Robert Underwood Johnson--American poet, translator, and editor of The Century Magazine from 1873 to 1909--was by temperament a latter-day Romantic. His poetic models were the Georgians, Tennyson, the Brownings, Shelley, and Keats. With these last three he shared a passion for Italy; he served as the American Ambassador from 1920 to 1921. His special reverence for Keats led him to co-found in 1903 the Keats-Shelley House near the Spanish Steps in Rome, in the building where Keats died.
After the success of his 1910 occasional poem “Saint-Gaudens, an Ode,” Johnson was widely regarded as America's unofficial Poet Laureate. He published his memoirs, Remembered Yesterdays, in 1923, and his collected verse in 1931 as Poems of Fifty. Charles Ives was drawn to Johnson's work in the 1920's, when he set “At Sea,” “Luck and Work,” “The Housatonic at Stockbridge,” and “Premonitions.” The affinity Ives felt for Johnson is no mystery: both shared the Transcendental faith, and to both Nature was a mystic, empathetic, often healing power whose harmonies held the key to man's understanding of life's underlying rhythms.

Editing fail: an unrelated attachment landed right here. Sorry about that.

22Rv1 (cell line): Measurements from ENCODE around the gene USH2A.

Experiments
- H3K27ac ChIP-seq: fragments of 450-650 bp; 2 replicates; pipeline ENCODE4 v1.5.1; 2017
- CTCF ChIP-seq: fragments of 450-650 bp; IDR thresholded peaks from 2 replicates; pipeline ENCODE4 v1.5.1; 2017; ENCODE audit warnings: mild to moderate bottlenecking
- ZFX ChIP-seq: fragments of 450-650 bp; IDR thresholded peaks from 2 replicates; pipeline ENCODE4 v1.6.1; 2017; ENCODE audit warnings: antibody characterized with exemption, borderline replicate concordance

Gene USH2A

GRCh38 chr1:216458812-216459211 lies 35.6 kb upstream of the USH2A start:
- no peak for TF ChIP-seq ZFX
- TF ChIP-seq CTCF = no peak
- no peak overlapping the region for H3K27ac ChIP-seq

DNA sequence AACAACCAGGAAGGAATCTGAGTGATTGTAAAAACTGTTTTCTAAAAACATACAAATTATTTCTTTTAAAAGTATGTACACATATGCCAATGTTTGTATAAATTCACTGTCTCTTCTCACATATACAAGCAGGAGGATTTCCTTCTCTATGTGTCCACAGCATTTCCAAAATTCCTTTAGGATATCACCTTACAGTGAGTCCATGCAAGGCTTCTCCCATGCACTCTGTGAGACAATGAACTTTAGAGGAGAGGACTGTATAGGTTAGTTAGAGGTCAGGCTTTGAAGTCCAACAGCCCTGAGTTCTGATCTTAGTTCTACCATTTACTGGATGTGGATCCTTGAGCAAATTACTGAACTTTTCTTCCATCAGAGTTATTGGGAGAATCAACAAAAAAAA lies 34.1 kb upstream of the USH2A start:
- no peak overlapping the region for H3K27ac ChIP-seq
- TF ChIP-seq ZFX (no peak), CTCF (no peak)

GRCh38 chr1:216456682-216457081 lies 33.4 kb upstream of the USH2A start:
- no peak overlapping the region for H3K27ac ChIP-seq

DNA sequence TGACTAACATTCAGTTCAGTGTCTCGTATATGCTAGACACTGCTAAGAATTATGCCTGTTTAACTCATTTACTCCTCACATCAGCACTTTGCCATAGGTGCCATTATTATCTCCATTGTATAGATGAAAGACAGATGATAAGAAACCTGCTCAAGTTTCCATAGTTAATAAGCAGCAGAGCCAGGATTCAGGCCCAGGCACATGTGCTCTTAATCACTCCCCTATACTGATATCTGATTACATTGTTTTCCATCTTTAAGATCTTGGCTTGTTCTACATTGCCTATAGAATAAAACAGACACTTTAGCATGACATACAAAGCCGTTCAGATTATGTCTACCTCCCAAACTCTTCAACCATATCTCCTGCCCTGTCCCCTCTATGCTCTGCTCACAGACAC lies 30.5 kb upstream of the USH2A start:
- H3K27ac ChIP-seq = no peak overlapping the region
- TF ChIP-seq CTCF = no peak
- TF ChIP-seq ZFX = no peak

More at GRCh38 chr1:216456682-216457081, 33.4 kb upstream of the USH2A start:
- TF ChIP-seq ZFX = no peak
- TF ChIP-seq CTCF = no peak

Johnson's “The Housatonic at Stockbridge” is a longer poem from which Ives excerpted the text he used for his song. In the complete verses, the poet has the opportunity to ramble at leisure, as does the river (a metaphor for life's journey and the eternal source of creation), gathering strength and wisdom before rushing forward into the unknown. Similar water imagery defines “At Sea,” though here the distant shoreline, which holds the beloved, is definable only by the heart. The adventurous, even death-defying poetic spirit is again the subject of “Premonitions,” in which Nature's intimations leave a vague uneasiness--a "shadow on the grass, a song which falters in the throat"--and yet the poet answers the forward call of new horizons. It is this courage to act and to take responsibility for actions that is also the theme of “Luck and Work.”
For Johnson, as for so many American Romantics who were weaned on the 19th century's passion for our primeval wilderness, life's journey was, by definition, a voyage to the unknown in which Nature left roadmarkers for the soul.
--Thomas Hampson and Carla Maria Verdino-Süllwold, PBS I Hear America Singing
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